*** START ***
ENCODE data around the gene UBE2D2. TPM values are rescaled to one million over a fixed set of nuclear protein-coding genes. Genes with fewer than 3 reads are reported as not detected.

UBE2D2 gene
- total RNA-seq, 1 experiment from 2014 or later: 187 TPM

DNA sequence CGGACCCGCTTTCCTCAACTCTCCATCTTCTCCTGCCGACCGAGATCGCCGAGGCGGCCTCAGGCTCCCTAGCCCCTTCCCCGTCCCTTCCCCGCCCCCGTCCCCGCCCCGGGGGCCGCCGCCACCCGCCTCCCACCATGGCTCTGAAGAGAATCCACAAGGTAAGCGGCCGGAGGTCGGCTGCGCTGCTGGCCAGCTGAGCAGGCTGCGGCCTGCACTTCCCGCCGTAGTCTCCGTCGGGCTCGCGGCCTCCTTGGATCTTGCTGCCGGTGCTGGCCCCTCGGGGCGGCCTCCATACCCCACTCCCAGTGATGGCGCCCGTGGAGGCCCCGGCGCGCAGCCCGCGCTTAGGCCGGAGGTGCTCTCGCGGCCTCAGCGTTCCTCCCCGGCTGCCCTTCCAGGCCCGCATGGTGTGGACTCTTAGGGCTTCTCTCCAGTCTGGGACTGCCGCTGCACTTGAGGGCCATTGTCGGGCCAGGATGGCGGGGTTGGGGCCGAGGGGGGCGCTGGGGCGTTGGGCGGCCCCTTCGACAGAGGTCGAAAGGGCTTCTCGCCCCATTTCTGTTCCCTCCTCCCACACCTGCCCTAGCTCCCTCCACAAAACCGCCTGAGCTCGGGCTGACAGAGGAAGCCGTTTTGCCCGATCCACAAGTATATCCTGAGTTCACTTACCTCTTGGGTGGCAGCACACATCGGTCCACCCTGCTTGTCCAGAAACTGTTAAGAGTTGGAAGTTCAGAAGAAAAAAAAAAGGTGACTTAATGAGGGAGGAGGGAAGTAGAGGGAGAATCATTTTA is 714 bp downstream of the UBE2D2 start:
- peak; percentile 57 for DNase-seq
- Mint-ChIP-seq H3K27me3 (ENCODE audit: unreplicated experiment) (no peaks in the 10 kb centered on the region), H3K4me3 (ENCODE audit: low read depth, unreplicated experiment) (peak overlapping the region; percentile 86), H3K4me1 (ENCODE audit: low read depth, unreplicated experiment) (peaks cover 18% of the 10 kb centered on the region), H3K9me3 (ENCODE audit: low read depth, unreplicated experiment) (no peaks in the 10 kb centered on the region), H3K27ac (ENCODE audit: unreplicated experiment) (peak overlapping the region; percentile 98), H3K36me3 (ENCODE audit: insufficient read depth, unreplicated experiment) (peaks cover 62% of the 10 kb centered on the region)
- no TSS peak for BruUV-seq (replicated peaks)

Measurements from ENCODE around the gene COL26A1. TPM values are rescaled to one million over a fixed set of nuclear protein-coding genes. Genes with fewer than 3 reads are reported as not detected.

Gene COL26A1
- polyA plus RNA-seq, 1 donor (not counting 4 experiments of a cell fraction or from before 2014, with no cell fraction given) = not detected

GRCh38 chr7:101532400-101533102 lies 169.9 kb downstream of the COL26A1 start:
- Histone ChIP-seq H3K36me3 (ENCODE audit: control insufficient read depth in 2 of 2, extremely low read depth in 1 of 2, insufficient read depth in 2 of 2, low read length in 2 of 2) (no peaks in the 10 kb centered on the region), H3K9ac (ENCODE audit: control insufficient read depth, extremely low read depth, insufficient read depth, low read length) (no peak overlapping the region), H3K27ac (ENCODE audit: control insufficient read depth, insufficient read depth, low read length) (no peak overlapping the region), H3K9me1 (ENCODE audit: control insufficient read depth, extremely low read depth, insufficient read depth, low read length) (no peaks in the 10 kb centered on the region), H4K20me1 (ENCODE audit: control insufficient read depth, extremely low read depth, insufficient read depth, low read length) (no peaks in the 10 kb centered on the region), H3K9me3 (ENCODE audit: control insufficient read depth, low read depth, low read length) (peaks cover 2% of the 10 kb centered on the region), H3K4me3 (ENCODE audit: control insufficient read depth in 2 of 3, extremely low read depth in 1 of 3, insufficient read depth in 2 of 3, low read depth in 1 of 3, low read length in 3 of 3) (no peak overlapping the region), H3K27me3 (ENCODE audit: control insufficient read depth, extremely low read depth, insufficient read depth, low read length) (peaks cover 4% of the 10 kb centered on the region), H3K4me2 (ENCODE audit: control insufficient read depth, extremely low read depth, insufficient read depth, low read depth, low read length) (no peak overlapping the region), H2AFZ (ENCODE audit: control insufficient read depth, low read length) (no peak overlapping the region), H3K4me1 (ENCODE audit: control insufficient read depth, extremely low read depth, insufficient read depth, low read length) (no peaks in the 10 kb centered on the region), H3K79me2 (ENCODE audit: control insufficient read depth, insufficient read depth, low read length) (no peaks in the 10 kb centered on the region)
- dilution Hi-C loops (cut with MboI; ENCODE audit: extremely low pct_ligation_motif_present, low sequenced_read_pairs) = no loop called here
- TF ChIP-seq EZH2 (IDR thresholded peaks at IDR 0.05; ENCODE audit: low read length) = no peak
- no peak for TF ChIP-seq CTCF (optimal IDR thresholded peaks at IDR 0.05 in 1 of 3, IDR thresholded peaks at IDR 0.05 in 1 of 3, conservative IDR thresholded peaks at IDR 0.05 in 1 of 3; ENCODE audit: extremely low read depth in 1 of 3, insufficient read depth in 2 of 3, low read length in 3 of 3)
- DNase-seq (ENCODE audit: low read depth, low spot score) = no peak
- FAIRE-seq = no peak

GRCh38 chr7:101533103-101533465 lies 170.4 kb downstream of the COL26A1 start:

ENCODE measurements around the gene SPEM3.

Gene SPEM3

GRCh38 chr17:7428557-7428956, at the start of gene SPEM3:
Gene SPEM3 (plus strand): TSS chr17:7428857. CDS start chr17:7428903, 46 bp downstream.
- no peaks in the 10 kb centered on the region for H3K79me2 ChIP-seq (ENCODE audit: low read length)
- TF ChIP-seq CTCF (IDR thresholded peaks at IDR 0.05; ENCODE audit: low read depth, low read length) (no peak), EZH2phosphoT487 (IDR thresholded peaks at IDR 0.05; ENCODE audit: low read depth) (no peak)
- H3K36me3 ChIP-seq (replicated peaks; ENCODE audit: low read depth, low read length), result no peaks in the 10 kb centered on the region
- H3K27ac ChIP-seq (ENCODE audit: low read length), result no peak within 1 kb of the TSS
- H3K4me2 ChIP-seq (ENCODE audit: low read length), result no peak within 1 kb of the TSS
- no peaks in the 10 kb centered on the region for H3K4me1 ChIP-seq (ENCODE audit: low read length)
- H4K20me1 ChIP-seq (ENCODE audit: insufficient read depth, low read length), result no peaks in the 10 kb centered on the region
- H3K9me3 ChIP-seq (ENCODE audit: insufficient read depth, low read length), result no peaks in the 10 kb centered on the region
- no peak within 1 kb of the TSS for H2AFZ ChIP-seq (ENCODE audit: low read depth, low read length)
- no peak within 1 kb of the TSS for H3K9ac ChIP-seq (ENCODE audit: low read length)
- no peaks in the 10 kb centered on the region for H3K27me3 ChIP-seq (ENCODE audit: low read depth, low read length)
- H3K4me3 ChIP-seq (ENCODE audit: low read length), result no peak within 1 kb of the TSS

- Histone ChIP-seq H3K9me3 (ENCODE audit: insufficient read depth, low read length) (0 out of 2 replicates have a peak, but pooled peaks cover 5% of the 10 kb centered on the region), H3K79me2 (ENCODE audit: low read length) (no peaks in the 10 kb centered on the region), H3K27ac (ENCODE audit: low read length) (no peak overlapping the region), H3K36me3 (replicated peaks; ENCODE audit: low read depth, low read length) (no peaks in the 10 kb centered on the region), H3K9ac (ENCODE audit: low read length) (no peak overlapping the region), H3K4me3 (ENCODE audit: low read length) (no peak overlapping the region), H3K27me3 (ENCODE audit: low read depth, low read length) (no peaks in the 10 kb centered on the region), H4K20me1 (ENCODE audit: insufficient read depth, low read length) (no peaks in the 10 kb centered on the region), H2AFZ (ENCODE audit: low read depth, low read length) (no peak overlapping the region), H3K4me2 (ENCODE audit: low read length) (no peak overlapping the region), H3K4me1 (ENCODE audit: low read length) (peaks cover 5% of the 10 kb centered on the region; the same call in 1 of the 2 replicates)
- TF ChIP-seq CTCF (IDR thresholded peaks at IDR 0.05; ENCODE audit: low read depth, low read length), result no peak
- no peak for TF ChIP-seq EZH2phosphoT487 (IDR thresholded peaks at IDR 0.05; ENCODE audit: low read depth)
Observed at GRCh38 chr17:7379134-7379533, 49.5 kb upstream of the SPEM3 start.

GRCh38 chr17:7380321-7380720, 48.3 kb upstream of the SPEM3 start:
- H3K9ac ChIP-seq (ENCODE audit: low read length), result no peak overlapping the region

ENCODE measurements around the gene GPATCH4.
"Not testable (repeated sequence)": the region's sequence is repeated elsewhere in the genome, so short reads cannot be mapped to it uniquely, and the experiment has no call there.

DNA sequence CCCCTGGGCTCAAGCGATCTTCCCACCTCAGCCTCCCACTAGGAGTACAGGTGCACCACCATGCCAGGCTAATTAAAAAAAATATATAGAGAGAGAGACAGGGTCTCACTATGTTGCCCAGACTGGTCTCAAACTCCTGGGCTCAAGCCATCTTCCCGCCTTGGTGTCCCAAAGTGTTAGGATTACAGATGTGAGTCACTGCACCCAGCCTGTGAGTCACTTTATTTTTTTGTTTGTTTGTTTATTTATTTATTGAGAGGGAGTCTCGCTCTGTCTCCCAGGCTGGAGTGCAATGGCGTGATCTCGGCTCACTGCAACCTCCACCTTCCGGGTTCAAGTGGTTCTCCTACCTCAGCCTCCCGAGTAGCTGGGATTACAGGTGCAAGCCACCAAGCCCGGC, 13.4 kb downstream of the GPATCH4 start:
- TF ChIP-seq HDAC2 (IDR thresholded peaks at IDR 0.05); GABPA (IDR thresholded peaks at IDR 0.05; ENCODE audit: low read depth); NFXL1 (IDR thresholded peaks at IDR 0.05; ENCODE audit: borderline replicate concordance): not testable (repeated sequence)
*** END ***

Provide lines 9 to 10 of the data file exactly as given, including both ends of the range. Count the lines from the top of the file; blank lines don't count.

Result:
Gene COL26A1
- polyA plus RNA-seq, 1 donor (not counting 4 experiments of a cell fraction or from before 2014, with no cell fraction given) = not detected